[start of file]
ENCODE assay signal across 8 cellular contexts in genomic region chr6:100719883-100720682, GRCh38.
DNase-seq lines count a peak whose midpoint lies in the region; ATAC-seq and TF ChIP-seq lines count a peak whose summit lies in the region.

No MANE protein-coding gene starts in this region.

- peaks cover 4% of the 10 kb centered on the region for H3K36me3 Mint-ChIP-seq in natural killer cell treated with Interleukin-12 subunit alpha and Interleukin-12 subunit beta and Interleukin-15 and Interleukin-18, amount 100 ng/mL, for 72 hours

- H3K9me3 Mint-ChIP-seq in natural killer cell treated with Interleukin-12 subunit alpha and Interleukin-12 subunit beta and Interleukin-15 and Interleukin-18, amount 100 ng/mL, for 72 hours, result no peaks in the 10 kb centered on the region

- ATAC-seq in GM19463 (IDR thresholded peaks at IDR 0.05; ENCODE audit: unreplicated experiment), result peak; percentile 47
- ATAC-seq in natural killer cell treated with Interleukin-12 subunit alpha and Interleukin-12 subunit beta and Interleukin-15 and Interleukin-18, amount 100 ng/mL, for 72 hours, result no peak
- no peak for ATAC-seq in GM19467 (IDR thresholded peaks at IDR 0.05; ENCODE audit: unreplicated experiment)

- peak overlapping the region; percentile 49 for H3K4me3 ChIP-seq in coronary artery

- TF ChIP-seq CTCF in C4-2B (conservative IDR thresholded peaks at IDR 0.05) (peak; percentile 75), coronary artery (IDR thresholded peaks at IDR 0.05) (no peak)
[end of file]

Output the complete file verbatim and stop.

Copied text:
ENCODE assay signal across 8 cellular contexts in genomic region chr6:100719883-100720682, GRCh38.
DNase-seq lines count a peak whose midpoint lies in the region; ATAC-seq and TF ChIP-seq lines count a peak whose summit lies in the region.

No MANE protein-coding gene starts in this region.

- peaks cover 4% of the 10 kb centered on the region for H3K36me3 Mint-ChIP-seq in natural killer cell treated with Interleukin-12 subunit alpha and Interleukin-12 subunit beta and Interleukin-15 and Interleukin-18, amount 100 ng/mL, for 72 hours

- H3K9me3 Mint-ChIP-seq in natural killer cell treated with Interleukin-12 subunit alpha and Interleukin-12 subunit beta and Interleukin-15 and Interleukin-18, amount 100 ng/mL, for 72 hours, result no peaks in the 10 kb centered on the region

- ATAC-seq in GM19463 (IDR thresholded peaks at IDR 0.05; ENCODE audit: unreplicated experiment), result peak; percentile 47
- ATAC-seq in natural killer cell treated with Interleukin-12 subunit alpha and Interleukin-12 subunit beta and Interleukin-15 and Interleukin-18, amount 100 ng/mL, for 72 hours, result no peak
- no peak for ATAC-seq in GM19467 (IDR thresholded peaks at IDR 0.05; ENCODE audit: unreplicated experiment)

- peak overlapping the region; percentile 49 for H3K4me3 ChIP-seq in coronary artery

- TF ChIP-seq CTCF in C4-2B (conservative IDR thresholded peaks at IDR 0.05) (peak; percentile 75), coronary artery (IDR thresholded peaks at IDR 0.05) (no peak)